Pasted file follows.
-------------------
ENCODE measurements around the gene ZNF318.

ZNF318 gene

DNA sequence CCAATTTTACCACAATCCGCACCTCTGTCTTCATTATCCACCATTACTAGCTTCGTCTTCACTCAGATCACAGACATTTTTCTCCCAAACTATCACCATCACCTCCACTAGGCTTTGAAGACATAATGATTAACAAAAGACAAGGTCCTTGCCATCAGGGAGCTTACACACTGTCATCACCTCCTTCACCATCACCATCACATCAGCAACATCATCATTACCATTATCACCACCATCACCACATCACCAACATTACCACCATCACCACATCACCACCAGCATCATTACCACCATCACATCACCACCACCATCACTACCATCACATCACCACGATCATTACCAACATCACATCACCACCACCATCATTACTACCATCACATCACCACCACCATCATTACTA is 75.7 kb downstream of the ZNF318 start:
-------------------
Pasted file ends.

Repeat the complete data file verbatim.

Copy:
ENCODE measurements around the gene ZNF318.

ZNF318 gene

DNA sequence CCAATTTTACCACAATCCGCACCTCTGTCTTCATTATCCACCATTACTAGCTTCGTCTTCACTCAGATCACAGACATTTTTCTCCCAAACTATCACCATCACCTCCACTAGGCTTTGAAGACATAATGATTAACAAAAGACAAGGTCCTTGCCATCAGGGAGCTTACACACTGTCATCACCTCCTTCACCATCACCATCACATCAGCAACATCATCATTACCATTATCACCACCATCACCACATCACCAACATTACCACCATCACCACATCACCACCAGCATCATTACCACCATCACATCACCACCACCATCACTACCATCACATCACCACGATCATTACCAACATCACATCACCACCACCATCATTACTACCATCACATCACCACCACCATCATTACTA is 75.7 kb downstream of the ZNF318 start: